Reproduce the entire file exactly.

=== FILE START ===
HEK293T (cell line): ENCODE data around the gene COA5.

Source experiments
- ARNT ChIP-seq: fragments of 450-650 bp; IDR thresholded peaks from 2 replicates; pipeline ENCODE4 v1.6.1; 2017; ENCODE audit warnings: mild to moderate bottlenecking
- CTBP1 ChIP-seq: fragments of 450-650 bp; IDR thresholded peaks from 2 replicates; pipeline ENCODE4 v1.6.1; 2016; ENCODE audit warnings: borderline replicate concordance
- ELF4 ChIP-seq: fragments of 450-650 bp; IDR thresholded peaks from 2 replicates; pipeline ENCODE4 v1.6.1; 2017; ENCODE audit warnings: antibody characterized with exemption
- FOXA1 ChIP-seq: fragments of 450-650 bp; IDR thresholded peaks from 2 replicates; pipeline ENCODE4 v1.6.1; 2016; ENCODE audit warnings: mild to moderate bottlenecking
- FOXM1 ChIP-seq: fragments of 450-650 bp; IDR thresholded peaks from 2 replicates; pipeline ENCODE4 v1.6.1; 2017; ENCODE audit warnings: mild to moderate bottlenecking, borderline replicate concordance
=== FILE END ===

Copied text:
HEK293T (cell line): ENCODE data around the gene COA5.

Source experiments
- ARNT ChIP-seq: fragments of 450-650 bp; IDR thresholded peaks from 2 replicates; pipeline ENCODE4 v1.6.1; 2017; ENCODE audit warnings: mild to moderate bottlenecking
- CTBP1 ChIP-seq: fragments of 450-650 bp; IDR thresholded peaks from 2 replicates; pipeline ENCODE4 v1.6.1; 2016; ENCODE audit warnings: borderline replicate concordance
- ELF4 ChIP-seq: fragments of 450-650 bp; IDR thresholded peaks from 2 replicates; pipeline ENCODE4 v1.6.1; 2017; ENCODE audit warnings: antibody characterized with exemption
- FOXA1 ChIP-seq: fragments of 450-650 bp; IDR thresholded peaks from 2 replicates; pipeline ENCODE4 v1.6.1; 2016; ENCODE audit warnings: mild to moderate bottlenecking
- FOXM1 ChIP-seq: fragments of 450-650 bp; IDR thresholded peaks from 2 replicates; pipeline ENCODE4 v1.6.1; 2017; ENCODE audit warnings: mild to moderate bottlenecking, borderline replicate concordance